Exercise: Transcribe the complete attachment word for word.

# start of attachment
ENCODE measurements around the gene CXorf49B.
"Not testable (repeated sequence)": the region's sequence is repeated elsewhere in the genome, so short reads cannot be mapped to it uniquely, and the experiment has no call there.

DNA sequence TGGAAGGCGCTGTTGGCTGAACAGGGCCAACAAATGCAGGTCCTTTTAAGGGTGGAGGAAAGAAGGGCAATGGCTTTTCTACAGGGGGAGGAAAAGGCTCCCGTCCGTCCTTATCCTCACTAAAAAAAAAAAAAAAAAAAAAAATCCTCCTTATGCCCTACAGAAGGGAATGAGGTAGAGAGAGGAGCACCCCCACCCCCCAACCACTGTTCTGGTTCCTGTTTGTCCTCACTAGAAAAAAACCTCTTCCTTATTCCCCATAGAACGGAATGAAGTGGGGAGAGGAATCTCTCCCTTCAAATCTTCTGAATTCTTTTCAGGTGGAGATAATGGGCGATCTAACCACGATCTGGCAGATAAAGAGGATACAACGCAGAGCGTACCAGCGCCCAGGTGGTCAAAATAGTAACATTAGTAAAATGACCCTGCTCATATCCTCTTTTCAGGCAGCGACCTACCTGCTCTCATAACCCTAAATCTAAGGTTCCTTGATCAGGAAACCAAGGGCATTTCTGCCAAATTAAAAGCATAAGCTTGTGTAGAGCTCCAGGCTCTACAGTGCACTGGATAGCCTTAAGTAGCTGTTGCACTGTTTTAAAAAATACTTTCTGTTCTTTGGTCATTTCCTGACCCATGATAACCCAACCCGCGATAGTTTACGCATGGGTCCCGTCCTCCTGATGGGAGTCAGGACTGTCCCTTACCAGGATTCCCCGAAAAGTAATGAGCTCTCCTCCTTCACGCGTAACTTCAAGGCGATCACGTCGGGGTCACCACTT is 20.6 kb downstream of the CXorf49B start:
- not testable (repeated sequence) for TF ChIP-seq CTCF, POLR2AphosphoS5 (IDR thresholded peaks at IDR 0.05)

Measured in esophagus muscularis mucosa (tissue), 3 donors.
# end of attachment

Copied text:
ENCODE measurements around the gene CXorf49B.
"Not testable (repeated sequence)": the region's sequence is repeated elsewhere in the genome, so short reads cannot be mapped to it uniquely, and the experiment has no call there.

DNA sequence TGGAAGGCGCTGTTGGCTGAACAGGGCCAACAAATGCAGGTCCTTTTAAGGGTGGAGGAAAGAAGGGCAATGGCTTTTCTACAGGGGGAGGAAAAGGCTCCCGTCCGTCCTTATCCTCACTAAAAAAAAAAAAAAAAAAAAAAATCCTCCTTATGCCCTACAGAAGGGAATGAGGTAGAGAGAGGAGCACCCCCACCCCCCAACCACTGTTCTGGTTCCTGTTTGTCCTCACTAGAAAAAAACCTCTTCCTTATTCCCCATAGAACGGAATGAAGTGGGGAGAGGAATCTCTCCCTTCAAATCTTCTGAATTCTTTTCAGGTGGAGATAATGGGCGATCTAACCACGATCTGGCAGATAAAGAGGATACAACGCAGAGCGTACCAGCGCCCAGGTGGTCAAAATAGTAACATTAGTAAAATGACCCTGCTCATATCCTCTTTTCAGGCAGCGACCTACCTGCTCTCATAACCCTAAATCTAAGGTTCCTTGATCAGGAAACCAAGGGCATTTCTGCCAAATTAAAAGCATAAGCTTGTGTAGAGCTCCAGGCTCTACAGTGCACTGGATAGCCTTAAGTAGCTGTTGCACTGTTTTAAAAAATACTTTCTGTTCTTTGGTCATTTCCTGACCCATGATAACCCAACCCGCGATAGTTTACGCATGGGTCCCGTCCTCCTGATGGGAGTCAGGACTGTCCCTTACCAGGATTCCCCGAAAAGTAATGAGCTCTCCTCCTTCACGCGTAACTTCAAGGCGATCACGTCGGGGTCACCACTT is 20.6 kb downstream of the CXorf49B start:
- not testable (repeated sequence) for TF ChIP-seq CTCF, POLR2AphosphoS5 (IDR thresholded peaks at IDR 0.05)

Measured in esophagus muscularis mucosa (tissue), 3 donors.